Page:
Making Lights and What I Learned


About Lights

I just recently finished developing an adaptation of the classic “Lights Out” game. For those of you who aren’t familiar, the object of the game is to turn on all the lights on the grid. Whenever you toggle a light, all 4 adjacent lights would also be toggled. In my version of the game, Lights, the same rules and objective apply. However, some lights are “directed” meaning when you toggle them, only the adjacent light(s) in certain direction(s) are toggled, which increases the difficulty of the game. The game itself has some fairly interesting nuances to it. Firstly, the order in which you toggle lights doesn’t matter. Assuming you start with a board configuration A, if you toggle light 1 and then light 2, this is equivalent to toggling light 2 and then light 1. Also, somewhat obviously, tapping on the same light twice (or any even number of times) is the same as not tapping it at all. Likewise, tapping a light an odd number of times is the same as tapping it only once. What this mean is every solvable board can be solved by tapping a subset of lights only once. Pretty nifty.

Design and Structure

I have a really bad habit of over-engineering my code. I actually started this project last May, but I didn’t get very far. I started looking at the code again about a week ago and was pretty overwhelmed. It consisted of about five different classes that did somewhat obscure things in very obscure ways. I started by pruning away almost all of the existing code, and began working in a single file. Surprisingly, this made my code more readable than when it was split up between classes. It was easy to follow the code which greatly aided debugging. I think that having everything in one place will also make it easier to maintain (to a point). I’ve always had a thing about making my code “look good” and to me, long files always failed to achieve this. However, I’m starting to see the beauty of consolidating code and replacing lots of little classes with lots of little functions.

As far as the design of the game, I’m actually pretty happy with it. One aspect that I didn’t like was the fact that I couldn’t find a way to add multi-directional arrows without cluttering the design. If you play it, you’ll notice that arrows are always either up/down or left/right. Never both. There’s nothing difficult about this from a programming standpoint, but I absolutely could not find a way to elegantly add it to the design. I’m not too upset about this, but I never really like when form gets in the way of function. Perhaps a better designer than I could come up with a solution.


The development process went fairly quickly, which is a first. I did get to play with a few things that I hadn’t before, though. For example, this was the first time I had ever used CSS3 transitions, and boy are they cool! It made the Javascript so much simpler to have all of the animations handled by CSS. I know I’m barely scratching the surface but I can see now why people have been so excited about them.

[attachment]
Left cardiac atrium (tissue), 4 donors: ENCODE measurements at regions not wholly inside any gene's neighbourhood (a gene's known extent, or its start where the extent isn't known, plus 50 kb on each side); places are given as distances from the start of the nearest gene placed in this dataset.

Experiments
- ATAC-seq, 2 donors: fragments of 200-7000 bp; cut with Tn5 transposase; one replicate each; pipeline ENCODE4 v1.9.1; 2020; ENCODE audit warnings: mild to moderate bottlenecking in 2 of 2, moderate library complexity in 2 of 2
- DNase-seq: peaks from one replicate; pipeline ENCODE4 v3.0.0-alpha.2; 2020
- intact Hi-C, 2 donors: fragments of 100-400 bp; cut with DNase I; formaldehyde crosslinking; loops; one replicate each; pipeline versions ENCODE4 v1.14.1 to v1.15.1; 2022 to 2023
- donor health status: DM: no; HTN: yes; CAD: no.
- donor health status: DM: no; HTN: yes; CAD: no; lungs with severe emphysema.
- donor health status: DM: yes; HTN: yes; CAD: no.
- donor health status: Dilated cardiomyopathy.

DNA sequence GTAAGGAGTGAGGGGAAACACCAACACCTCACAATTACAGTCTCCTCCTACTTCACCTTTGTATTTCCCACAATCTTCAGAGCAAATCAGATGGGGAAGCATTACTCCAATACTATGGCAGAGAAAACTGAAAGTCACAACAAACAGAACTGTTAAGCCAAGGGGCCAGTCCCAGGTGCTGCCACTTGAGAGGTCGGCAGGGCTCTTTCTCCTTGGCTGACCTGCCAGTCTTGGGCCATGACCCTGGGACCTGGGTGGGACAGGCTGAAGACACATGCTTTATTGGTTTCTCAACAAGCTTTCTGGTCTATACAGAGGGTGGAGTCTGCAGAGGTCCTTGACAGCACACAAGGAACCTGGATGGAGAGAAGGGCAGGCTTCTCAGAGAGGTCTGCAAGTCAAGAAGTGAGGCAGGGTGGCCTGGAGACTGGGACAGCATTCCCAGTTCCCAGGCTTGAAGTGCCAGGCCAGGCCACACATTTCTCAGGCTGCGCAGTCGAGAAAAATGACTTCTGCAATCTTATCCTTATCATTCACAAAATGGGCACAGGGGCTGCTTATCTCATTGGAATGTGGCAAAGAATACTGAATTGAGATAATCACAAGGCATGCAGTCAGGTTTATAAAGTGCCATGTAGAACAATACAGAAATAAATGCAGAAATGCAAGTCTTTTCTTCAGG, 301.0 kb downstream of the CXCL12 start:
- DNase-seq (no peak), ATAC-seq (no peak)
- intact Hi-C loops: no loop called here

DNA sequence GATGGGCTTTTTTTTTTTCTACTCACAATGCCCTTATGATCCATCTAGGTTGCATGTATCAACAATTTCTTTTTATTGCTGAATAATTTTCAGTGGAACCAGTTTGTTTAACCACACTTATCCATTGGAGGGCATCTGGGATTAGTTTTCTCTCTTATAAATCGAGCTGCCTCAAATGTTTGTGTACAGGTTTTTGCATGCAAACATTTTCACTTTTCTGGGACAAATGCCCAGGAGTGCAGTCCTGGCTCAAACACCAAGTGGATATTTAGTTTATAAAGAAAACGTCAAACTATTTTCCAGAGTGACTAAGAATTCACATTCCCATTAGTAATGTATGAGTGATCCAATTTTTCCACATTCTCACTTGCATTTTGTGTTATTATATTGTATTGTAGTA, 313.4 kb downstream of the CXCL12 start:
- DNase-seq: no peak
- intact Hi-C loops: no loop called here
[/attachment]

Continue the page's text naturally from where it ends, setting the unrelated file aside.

I also got to work with cookies to keep track of users’ best scores. The way Javascript handles cookies is very interesting for me. Cookies are stored in document.cookie as a “string.” I put string in quotes because there’s some sort of voodoo going on behind the scenes. Namely, when you define a cookie, it’s generally of the form name=value; expires <UTC DATE>. You then assign this value to document.cookie. But what if you want multiple cookies? Well, you do the same thing. But you only specify one at a time. So, as an example, the following snippet would store three cookies:

document.cookie = "name=John Doe; expires Sat, Dec 20 2014 12:00:00 UTC";
document.cookie = "age=24; expires Sat, Dec 20 2014 12:00:00 UTC";
document.cookie = "gender=Male; expires Sat, Dec 20 2014 12:00:00 UTC";

What gets to me is that it looks like we’re assigning to document.cookie each time, but it never gets overwritten. Furthermore, if we were to then read document.cookie, we would see

"name=John Doe; age=24; gender=Male;"

What happened to the expiration dates?! Your guess is as good as mine. What made cookies really annoying is that there doesn’t appear to be a way to test cookies using the file:/// protocol, which makes local development very difficult. (As an aside, Google Chrome supposedly has a flag to enable file cookies, but I couldn’t get it to work).


I think the biggest thing I gained from Lights was finally finishing a project and releasing it to the public. I don’t think I’ve ever done it before and it’s a really good feeling to finish something and be satisfied with it. I would deeply appreciate any feedback you may have, you can contact me on Github or via email. At the moment, my best score is 31. Can you beat me?

Copyright William Ganucheau 2014-2017